Kentucky lawmakers and Governor Steve Beshear are applauding the passage of a bill aimed at reducing prescription pill abuse. Beshear signed the pill bill today, inviting key legislators and law enforcement officers to take part in the ceremony. The new law isn’t as tough as some had hoped. But House Speaker Greg Stumbo says changes can always be made later.
After spending 65 days in Frankfort, Kentucky lawmakers can once again point to strong new drug laws as their signature achievements. The General Assembly passed bills cracking down on synthetic drugs, prescription abuse and meth production.
The seventh straight special session in Frankfort has ended with agreements on a transportation budget and House Bill 1, dubbed the “pill mill bill.” The former survived after eleventh hour negotiations between the House and Senate produced a watered down compromise. The revised bill keeps KASPER, the state’s drug tracking database, under the Cabinet for Health and Family Services and does not move it to the Attorney General’s office, as was originally planned. But the bill guarantees funding for KASPER’s expansion.
State Auditor Adam Edelen plans in the near future to launch a "massive undertaking" to bring the state's special taxing districts to heel, but he's going to need your help to do it. That's the message he brought to the Henderson Rotary Club Thursday. There are 45 different categories of special taxing districts governed by about 50 different state laws, he said. "We're going to find out who has been audited as they should be by law and who has not filed the proper documentation with the Department of Local Government."
A Kentucky Senate committee’s amendment to the state transportation budget could take the special session off course. Lawmakers are in special session in part to pass a funding mechanism for the state road plan. But Senate President David Williams declined to take up the issue until Governor Steve Beshear acted on the unfunded road plan that passed previously. Beshear did so this week, issuing line item vetoes that make projects in Williams’s district a lower priority for the state.
A bill aimed at cracking down on prescription pill abuse could be stalled once again in the Kentucky Senate. Senate leaders say they are still reviewing the bill, which would enhance the KASPER tracking system and make it part of the attorney general’s office. The chamber is taking an extra day to look over the bill and has scheduled a committee meeting for tomorrow, what was supposed to be the last day of the special session.
The Democratic-led House passed a measure Wednesday that supporters hope will curtail Kentucky's prescription pill addiction, but the bill's future in the Republican-led Senate remains uncertain. House Bill 1 would allow only doctors to own pain clinics and would move the state's prescription electronic monitoring system from the Cabinet for Health and Family Services to Attorney General Jack Conway's office. But many of the "no" votes in the House, where the bill passed 70-28, were cast by Republicans, who questioned whether the attorney general's office was given too much power over the state's doctors.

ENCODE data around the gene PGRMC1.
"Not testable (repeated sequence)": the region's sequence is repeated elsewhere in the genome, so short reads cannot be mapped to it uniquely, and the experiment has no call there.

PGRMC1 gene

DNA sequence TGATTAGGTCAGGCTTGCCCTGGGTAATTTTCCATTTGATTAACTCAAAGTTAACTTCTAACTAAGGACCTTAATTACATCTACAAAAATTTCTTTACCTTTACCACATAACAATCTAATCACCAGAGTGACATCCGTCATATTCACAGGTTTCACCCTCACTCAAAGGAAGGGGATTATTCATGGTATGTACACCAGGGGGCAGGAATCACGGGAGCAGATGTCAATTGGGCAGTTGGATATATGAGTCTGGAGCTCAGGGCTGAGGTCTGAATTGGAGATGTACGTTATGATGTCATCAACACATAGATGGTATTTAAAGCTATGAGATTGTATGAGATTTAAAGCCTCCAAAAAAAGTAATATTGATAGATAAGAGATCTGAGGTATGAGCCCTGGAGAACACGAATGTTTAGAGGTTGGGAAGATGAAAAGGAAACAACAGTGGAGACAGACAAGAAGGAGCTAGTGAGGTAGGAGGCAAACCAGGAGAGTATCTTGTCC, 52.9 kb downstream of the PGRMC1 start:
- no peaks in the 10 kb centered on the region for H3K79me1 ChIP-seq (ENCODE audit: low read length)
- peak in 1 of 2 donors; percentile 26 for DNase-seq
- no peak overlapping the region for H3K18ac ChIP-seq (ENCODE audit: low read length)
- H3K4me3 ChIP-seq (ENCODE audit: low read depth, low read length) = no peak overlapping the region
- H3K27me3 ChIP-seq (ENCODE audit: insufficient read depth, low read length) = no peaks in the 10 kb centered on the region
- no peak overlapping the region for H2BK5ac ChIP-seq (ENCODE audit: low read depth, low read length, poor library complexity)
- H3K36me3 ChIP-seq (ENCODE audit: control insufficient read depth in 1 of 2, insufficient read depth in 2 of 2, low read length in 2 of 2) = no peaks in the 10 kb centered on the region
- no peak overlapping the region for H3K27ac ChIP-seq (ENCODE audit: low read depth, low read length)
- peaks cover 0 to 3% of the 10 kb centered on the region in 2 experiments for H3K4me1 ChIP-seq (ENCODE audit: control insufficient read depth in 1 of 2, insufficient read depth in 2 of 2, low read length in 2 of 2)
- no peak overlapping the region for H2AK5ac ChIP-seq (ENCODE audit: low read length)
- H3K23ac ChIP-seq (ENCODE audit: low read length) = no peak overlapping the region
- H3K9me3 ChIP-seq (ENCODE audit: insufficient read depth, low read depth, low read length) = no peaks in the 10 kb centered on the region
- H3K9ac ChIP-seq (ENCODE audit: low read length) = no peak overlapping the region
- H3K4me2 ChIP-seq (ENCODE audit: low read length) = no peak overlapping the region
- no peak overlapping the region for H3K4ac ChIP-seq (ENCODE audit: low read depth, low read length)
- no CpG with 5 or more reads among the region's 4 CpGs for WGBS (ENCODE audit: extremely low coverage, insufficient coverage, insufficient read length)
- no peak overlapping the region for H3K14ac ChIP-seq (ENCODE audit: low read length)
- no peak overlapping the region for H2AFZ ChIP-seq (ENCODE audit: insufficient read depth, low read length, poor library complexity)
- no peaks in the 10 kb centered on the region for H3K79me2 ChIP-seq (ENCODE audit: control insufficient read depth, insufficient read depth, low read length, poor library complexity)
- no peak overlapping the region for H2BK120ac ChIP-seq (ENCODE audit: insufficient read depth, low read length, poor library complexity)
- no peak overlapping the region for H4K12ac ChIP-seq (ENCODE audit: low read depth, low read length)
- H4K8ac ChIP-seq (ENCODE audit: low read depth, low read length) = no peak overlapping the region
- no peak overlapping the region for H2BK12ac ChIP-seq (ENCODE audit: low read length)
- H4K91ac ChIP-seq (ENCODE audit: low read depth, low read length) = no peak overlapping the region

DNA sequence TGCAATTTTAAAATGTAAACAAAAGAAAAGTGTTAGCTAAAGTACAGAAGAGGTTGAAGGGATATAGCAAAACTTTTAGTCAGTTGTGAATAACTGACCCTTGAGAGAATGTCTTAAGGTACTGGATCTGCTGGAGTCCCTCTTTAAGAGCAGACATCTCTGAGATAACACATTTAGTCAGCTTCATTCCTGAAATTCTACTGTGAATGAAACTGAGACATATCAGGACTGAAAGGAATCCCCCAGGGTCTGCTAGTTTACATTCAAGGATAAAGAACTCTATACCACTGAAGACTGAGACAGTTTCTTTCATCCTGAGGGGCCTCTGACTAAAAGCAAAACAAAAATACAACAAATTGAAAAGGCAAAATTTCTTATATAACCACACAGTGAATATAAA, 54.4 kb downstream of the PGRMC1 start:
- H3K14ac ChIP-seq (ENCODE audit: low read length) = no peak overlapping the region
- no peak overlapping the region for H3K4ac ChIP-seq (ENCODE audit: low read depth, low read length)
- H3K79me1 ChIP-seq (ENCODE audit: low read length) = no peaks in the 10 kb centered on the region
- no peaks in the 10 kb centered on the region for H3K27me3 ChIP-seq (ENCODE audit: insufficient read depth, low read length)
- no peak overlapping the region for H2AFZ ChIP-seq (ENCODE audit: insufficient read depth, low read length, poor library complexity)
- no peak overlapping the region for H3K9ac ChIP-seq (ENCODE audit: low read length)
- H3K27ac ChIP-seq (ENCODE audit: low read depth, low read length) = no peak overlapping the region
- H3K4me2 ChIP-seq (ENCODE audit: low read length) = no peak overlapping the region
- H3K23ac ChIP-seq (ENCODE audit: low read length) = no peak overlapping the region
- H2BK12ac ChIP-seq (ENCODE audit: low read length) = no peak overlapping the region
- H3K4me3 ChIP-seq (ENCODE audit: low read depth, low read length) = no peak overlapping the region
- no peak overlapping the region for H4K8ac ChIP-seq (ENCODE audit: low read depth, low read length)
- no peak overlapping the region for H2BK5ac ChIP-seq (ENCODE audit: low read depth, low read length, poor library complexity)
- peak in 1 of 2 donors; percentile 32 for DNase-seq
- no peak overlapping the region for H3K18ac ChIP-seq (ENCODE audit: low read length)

Kentucky Senate President David Williams says Governor Steve Beshear’s latest action on the state road plan will not lead to an extended special session. Governor Steve Beshear has changed the two-year road plan to give projects in Williams’s district a lower priority. Those were the only modifications the governor made. Williams had promised not to consider a bill to fund the road plan until Beshear acted on the unfunded measure. Despite his displeasure with Beshear’s move, Williams says the Senate will approve a funding bill and should adjourn the special session within five days.
After reviewing nearly 400 pages of road project legislation, Gov. Steve Beshear Wednesday exercised his line-item veto authority, returning some projects to their original funding sources in order to restore fairness and equity to the Road Plan legislation. Wednesday’s action on the Road Plan also eliminates the Senate’s single stated reason for not passing the Transportation budget, according to a press release from the governor's office.
Governor Steve Beshear signed Kentucky’s six-year road plan this afternoon and vetoed several projects in the state's two-year road plan. According to a release from Beshear’s office, the line item vetoes in the two-year plan are only in Senate President David Williams' district. This comes on the heels of a public feud between the two politicians, with both accusing the other of political posturing. The governor's office says the vetoes were necessary because Williams moved his projects to the front of the line. Beshear says the vetoes weren't politically motivated and do not remove any projects from the plan, but rather make some of the projects in Williams’s district a lower priority, in the interest of fairness to other districts.